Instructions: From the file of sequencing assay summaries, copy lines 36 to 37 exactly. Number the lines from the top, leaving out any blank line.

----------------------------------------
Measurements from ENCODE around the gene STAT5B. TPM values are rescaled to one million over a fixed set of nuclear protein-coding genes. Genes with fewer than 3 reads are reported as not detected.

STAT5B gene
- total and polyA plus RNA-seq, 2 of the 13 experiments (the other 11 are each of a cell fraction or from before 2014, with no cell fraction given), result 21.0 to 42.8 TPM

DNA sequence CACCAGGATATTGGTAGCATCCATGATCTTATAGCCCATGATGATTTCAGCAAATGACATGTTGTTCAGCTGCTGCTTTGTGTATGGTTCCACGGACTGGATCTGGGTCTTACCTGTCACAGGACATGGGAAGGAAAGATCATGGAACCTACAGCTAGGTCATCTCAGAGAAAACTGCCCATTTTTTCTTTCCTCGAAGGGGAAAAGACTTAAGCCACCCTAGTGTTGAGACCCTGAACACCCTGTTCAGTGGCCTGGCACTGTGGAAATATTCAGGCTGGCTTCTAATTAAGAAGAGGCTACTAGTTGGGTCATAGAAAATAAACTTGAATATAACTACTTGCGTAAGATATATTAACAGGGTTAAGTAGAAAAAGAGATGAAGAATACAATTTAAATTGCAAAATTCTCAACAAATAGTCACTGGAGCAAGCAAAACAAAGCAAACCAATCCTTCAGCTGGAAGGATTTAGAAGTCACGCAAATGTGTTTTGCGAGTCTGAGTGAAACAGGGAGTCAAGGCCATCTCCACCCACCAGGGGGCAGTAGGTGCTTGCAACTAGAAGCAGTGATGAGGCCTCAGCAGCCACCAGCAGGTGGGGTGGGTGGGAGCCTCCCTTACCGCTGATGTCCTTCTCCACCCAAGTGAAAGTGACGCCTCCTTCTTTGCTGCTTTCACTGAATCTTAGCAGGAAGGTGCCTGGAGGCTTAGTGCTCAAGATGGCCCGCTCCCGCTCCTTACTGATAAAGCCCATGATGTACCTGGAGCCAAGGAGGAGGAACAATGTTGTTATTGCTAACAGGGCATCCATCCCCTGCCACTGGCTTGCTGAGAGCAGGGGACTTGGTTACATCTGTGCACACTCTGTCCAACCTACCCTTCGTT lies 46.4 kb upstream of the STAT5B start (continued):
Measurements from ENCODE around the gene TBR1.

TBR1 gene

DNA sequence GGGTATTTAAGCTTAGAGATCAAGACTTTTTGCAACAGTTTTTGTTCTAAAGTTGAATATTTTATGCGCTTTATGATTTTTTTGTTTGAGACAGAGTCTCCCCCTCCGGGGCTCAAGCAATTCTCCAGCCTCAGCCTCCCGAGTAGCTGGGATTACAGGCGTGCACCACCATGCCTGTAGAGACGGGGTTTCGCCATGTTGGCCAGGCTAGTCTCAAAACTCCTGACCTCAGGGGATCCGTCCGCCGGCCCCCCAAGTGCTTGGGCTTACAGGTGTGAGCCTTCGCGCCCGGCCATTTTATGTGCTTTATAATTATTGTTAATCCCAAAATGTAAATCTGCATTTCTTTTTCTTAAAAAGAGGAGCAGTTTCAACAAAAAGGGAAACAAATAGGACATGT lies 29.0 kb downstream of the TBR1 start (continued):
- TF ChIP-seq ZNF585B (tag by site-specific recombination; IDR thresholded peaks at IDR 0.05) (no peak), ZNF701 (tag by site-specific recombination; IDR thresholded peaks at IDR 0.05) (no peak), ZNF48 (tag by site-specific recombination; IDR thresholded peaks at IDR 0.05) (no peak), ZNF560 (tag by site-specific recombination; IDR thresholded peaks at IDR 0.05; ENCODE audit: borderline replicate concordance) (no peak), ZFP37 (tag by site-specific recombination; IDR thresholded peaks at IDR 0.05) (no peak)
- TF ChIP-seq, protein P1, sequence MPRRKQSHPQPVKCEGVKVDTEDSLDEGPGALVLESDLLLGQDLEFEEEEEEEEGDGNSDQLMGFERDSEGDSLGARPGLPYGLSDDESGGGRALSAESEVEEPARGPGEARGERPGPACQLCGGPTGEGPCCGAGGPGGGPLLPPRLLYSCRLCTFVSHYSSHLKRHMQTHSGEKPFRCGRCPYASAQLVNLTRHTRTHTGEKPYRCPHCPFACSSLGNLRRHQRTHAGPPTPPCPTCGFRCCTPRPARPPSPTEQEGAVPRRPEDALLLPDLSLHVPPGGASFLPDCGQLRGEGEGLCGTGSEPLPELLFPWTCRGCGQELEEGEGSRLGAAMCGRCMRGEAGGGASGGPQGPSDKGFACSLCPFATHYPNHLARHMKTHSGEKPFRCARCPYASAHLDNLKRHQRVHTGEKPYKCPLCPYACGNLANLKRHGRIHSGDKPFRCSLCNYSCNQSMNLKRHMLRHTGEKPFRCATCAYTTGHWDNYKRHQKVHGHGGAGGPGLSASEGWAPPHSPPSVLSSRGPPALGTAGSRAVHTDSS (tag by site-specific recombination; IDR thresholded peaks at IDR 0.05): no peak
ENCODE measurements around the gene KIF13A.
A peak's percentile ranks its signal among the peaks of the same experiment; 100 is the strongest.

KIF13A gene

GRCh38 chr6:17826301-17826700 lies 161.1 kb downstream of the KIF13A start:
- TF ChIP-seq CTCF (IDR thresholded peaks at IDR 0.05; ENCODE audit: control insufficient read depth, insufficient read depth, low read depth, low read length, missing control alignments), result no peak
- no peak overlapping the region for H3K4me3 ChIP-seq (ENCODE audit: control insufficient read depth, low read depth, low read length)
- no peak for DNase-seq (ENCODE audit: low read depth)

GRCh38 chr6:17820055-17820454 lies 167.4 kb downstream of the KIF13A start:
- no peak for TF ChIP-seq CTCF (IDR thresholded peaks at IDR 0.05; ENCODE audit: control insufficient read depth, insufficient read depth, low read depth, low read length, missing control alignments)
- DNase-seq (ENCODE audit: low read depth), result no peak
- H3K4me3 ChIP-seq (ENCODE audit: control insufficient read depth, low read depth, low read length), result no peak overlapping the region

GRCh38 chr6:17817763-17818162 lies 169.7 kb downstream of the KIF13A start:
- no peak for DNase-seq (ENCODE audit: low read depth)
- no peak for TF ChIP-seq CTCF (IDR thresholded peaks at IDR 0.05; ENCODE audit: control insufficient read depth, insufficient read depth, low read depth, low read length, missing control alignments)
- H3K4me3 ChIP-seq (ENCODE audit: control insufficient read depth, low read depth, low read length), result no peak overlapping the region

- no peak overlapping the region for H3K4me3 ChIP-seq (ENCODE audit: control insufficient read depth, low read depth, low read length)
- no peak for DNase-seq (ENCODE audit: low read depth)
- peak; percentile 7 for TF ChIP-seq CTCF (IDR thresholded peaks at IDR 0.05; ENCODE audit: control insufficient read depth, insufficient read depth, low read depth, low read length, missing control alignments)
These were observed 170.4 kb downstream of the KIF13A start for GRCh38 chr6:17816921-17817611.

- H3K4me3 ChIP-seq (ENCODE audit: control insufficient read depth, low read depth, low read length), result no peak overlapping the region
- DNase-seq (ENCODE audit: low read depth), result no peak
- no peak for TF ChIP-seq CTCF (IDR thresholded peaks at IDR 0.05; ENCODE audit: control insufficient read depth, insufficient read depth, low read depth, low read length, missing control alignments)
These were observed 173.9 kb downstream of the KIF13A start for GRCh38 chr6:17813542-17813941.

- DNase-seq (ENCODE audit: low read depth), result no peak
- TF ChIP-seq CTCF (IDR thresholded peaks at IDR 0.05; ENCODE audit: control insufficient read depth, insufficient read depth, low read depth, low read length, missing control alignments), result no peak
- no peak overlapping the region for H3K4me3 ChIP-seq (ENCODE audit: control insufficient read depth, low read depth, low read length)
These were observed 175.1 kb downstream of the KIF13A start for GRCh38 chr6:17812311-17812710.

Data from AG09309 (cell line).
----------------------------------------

These were observed 175.1 kb downstream of the KIF13A start for GRCh38 chr6:17812311-17812710.

Data from AG09309 (cell line).